In another life I must have been real bad
Stripped down, break my pride
Straight through the other side
Rip through my memory
Nothing that I want to see
I love the way you punish me
In another life I must have done wrong
In another life I must have done wrong
Don't tell me what I've done
Don't see what I've become
Ravish me, tear me down
Stub my life into the ground
I love the way you punish me
(Steve Wynn, “The Way You Punish Me”)
The day was unusually warm for late September. I discretely blotted my brow with my handkerchief – at least, I hoped the action was discrete – as I leaned back in my chair. Mr. Donald Chisholm and I were having a cup of tea at Steamperk and I was wondering why I felt feverish while, simultaneously, I attempted to keep up with his explanation of how he planned to make a great deal of money in a falling real estate market. I was failing at both tasks.
Mr. Chisholm was a land speculator, and had graciously agreed to give me an hour of his time to explain his business to me for a newspaper article. He was in his early fifties, with a full head of hair, albeit mostly gray, and a handlebar moustache that was inexplicably nearly jet black. He was dressed as one might imagine a land baron to be dressed, in a new suit from Mako Magellan’s and an ivory walking stick with a gold knob. Except for the moustache, which made him look a little like a theatrical villain (and whose color was both vain and silly), he was a handsome man with an athletic build. Although I felt I was reasonably clever with figures, his dazzling manipulation of borrowed money, tax dodges, depreciation, ruthless foreclosures, and sheer speculation on a further decline in the market was quite beyond me. I took notes and nodded at what I hoped were appropriate times. In truth, the interview was a coup for me, as Mr. Chisholm preferred to operate privately and fairly anonymously. I wondered why he would grant me an interview, much less one of such length. It was possible that the brevity of my dress in my initial visit to his office was more the deciding factor than my renown as a journalist; I chose not to dwell too deeply on that point.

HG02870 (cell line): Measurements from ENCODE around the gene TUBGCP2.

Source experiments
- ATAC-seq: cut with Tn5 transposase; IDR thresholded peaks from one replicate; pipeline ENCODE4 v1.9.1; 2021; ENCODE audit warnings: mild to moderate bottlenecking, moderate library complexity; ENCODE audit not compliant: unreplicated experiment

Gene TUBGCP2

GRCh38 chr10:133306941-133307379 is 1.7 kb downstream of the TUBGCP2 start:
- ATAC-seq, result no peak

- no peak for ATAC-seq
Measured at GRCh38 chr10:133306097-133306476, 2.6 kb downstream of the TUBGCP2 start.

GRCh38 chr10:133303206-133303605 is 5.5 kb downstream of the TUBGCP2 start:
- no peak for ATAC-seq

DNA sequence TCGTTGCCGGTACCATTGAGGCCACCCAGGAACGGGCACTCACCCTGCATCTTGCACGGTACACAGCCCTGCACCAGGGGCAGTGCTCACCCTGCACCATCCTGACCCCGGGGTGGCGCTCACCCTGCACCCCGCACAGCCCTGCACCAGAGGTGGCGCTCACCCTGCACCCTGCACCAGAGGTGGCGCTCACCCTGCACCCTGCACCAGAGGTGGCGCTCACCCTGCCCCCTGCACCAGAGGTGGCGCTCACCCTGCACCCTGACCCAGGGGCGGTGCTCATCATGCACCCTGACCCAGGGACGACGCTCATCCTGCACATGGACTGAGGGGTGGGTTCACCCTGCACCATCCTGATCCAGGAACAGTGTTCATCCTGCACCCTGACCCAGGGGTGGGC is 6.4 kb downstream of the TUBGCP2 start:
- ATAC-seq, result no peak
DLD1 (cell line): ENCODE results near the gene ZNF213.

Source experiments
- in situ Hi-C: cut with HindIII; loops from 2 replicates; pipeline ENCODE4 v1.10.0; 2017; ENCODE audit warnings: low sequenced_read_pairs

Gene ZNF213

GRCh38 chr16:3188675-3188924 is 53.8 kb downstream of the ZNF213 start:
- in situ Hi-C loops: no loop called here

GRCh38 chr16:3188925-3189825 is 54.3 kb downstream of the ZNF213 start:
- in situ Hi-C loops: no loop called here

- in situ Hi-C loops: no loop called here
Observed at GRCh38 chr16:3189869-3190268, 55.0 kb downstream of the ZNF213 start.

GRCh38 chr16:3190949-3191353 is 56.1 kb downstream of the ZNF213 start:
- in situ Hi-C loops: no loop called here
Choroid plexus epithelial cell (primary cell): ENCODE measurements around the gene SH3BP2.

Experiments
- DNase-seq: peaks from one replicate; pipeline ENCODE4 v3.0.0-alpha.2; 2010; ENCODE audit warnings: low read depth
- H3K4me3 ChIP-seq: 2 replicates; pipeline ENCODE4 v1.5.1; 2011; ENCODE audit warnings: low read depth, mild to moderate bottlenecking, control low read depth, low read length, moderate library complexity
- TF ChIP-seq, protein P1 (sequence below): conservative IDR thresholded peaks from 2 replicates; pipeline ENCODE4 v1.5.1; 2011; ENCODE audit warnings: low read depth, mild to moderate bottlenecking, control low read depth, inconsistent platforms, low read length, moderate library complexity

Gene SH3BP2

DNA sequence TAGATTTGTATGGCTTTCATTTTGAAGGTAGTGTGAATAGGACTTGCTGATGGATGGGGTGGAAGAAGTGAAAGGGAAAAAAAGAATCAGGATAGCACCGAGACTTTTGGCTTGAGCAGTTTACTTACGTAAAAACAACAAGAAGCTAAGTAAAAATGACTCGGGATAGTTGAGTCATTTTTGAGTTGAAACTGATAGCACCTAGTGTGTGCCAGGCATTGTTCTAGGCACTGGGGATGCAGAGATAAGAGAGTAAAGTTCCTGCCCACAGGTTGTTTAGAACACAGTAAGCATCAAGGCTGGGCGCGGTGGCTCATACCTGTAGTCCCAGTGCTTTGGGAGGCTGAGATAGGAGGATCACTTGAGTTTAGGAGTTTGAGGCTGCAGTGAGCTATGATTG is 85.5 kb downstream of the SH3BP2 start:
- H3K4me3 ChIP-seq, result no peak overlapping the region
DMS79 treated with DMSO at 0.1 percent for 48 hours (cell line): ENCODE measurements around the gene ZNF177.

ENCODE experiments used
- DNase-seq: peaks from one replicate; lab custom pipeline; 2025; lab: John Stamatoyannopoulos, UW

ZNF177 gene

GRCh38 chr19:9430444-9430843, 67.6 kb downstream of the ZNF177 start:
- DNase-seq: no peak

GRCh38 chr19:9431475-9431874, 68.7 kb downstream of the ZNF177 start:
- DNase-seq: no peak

“Is it hot in here?” I asked, breaking my guest’s flow of words.
He looked up, startled. “What? Hot, you say? Mmm, perhaps just a bit. Now where was I? Oh yes, tax credits. I anticipate Governor Shang will be anxious to recapitalize the market, and will eventually be forced to grant a tax credit to anyone willing to extend credit to the real estate…”
I fanned myself, which got Mr. Chisholm’s attention, and a frown crossed his face. He was annoyed, which was bad for me. I knew I should apologize, but for some reason the words refused to come out.
“Miss Jameson? Are you all right?”
I wanted to say yes, I wanted to tell him to go on, even though I knew by this time I was seriously ill. If I made any sound at all, it was not intelligible to the human mind. I slumped back in my chair. “Miss Jameson?” He was now standing over me, with an expression of concern on his face. At that point, Miss Sea Beaumont, the proprietress of Steamperk, noticed the commotion and came to our table.